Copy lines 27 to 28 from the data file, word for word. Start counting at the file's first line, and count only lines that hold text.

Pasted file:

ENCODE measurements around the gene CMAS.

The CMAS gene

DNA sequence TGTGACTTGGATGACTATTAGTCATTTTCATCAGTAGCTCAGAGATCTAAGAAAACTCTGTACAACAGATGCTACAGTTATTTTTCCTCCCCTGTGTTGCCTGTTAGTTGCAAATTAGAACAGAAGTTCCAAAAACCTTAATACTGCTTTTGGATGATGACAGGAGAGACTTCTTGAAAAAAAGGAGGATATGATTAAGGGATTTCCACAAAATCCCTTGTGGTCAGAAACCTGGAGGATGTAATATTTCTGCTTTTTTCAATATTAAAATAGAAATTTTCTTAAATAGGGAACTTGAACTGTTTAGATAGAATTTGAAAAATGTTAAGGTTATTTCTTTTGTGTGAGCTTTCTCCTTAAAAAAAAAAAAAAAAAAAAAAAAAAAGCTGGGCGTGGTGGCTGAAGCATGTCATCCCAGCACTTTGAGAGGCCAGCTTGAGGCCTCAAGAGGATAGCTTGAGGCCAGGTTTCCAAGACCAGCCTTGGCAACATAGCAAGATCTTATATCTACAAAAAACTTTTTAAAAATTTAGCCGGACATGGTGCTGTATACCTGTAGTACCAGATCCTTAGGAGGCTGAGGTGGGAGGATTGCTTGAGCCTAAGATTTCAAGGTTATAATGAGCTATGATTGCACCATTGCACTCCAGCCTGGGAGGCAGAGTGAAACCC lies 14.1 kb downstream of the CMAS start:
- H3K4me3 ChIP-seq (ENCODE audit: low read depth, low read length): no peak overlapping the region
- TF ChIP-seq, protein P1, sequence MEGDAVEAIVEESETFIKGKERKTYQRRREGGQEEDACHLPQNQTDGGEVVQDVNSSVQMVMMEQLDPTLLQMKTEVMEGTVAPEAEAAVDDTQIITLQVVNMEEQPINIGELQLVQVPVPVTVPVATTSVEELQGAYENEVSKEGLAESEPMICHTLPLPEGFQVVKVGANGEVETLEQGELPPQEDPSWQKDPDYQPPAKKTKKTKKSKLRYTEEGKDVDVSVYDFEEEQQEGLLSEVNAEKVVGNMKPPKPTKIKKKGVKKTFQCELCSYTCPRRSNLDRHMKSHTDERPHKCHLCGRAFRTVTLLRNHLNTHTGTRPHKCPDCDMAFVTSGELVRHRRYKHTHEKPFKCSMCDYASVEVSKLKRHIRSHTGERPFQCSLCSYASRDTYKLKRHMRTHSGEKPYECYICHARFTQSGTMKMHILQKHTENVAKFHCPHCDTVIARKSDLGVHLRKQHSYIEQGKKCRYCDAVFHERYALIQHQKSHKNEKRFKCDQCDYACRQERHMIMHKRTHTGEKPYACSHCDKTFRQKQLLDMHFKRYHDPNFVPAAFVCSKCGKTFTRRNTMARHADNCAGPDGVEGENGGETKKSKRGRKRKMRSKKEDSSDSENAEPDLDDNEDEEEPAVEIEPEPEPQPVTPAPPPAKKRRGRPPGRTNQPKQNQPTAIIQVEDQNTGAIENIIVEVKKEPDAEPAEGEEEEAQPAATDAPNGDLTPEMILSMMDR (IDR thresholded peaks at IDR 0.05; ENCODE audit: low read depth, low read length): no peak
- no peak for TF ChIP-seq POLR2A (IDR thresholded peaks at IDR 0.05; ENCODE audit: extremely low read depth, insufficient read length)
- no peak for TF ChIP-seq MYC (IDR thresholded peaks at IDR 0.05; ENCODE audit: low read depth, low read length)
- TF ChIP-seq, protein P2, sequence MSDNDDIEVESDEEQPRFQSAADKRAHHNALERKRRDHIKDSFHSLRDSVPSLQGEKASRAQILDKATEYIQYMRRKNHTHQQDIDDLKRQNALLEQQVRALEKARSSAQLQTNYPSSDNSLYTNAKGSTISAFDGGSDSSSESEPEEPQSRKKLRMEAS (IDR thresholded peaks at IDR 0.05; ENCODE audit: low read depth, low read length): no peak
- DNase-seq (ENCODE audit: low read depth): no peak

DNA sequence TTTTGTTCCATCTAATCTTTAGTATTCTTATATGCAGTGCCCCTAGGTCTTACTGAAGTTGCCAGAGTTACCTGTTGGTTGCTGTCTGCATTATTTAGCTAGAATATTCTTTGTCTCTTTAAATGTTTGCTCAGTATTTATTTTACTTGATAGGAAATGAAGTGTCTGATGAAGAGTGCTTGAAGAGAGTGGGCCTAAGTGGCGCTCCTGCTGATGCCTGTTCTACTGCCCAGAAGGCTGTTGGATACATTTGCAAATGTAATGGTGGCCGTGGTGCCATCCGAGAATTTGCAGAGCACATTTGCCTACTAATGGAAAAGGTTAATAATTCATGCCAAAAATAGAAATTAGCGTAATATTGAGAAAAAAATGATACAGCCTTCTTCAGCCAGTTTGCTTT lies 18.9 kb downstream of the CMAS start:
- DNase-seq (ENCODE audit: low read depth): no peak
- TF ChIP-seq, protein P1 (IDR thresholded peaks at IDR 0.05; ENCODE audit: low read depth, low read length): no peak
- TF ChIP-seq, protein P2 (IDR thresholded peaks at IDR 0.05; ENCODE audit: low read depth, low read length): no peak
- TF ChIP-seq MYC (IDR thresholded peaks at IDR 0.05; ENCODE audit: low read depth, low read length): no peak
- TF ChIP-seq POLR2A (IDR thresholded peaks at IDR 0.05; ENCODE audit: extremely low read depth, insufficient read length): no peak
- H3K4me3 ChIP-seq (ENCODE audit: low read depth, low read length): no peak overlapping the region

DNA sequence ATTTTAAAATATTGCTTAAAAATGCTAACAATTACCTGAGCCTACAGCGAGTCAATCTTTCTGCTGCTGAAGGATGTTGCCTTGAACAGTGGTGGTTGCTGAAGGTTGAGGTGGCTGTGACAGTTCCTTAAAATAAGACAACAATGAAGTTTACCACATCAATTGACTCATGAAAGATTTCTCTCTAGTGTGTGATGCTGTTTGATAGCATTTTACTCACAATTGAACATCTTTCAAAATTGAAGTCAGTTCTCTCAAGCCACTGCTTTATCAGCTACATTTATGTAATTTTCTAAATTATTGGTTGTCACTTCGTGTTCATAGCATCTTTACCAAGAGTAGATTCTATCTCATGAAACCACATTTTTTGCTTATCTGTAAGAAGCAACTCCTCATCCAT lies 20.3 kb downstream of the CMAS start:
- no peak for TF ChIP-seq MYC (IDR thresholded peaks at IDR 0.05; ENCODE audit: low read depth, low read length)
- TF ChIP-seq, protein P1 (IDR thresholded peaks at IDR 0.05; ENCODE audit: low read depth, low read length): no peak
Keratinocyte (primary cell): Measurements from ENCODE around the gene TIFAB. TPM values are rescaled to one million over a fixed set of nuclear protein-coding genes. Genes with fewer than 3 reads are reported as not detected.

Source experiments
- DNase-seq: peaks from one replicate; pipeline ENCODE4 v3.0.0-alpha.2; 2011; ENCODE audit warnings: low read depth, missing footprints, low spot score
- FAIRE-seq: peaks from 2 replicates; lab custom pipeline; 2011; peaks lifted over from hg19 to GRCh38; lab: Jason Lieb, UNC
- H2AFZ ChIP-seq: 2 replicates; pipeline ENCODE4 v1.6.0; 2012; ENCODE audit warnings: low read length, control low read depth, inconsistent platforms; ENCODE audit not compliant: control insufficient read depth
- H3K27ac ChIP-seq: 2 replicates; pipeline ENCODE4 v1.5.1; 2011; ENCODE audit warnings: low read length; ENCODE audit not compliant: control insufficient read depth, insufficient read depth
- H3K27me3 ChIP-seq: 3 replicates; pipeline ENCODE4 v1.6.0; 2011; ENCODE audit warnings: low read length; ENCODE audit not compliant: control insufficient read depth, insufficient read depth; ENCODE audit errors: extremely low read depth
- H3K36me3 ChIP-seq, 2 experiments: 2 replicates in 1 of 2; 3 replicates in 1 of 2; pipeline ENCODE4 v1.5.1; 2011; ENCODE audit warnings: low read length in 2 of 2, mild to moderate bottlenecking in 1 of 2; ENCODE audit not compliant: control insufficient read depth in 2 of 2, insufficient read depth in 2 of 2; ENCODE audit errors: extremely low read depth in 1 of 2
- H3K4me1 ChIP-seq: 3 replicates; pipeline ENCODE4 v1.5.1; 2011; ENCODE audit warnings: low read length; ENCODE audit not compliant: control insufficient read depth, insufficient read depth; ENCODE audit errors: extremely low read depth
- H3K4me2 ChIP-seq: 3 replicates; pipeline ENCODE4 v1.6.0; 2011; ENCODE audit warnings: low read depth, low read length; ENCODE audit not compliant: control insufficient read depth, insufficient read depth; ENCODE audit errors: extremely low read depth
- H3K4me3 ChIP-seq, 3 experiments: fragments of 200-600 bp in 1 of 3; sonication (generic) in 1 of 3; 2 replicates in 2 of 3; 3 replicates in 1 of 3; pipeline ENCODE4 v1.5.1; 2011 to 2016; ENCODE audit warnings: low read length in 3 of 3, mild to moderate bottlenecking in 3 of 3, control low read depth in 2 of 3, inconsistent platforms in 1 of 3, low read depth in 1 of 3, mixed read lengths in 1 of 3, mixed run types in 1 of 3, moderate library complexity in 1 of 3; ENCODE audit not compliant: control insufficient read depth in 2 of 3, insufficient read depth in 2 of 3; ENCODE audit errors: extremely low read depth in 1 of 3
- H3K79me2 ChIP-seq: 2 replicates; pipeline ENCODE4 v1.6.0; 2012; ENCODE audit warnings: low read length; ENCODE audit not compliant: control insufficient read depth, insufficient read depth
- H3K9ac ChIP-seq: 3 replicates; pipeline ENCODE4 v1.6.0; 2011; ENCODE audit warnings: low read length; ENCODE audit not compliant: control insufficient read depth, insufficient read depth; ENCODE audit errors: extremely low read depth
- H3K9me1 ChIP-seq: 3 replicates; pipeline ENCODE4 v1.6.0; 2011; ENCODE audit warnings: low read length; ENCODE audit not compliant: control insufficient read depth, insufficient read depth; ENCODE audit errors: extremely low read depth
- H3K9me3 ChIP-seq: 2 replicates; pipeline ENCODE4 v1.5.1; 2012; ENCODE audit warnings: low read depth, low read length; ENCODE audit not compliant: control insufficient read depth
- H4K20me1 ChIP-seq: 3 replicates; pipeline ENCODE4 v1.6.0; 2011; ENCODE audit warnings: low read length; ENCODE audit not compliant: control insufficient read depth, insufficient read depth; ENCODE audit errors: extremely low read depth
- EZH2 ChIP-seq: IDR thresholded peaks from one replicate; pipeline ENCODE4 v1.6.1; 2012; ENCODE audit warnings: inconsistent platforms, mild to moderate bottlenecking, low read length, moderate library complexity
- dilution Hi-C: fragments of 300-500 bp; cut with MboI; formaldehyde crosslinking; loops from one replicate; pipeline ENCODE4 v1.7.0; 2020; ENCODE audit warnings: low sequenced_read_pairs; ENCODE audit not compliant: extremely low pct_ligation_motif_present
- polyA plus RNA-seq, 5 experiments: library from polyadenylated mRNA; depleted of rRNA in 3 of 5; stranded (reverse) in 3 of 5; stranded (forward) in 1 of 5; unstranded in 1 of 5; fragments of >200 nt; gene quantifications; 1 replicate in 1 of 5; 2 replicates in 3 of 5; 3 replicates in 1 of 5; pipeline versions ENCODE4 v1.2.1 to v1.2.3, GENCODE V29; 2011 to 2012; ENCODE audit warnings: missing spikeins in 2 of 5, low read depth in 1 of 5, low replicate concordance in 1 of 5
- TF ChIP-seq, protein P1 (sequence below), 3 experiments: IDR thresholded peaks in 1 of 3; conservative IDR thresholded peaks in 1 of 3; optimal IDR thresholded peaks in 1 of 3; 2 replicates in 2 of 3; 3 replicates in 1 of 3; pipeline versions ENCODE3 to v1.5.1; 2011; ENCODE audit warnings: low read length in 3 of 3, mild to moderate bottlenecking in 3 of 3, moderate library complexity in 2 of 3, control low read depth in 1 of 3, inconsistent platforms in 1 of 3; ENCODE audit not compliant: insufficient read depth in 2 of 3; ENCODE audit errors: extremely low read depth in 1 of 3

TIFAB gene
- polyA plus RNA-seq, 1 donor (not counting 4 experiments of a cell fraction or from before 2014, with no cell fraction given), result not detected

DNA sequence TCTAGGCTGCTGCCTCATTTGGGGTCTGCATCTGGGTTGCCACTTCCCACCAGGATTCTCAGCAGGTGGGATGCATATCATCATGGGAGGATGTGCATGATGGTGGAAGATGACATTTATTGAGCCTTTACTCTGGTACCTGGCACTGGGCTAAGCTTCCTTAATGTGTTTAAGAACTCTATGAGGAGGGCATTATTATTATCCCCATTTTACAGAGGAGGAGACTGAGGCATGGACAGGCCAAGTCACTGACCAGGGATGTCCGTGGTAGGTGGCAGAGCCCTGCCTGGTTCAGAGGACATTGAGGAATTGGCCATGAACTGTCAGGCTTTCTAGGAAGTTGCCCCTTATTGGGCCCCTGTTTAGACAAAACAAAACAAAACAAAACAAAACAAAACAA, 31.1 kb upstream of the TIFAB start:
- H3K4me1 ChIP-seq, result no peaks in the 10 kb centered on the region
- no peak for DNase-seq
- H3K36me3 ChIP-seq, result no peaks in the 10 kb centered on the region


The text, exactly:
- H3K36me3 ChIP-seq, 2 experiments: 2 replicates in 1 of 2; 3 replicates in 1 of 2; pipeline ENCODE4 v1.5.1; 2011; ENCODE audit warnings: low read length in 2 of 2, mild to moderate bottlenecking in 1 of 2; ENCODE audit not compliant: control insufficient read depth in 2 of 2, insufficient read depth in 2 of 2; ENCODE audit errors: extremely low read depth in 1 of 2
- H3K4me1 ChIP-seq: 3 replicates; pipeline ENCODE4 v1.5.1; 2011; ENCODE audit warnings: low read length; ENCODE audit not compliant: control insufficient read depth, insufficient read depth; ENCODE audit errors: extremely low read depth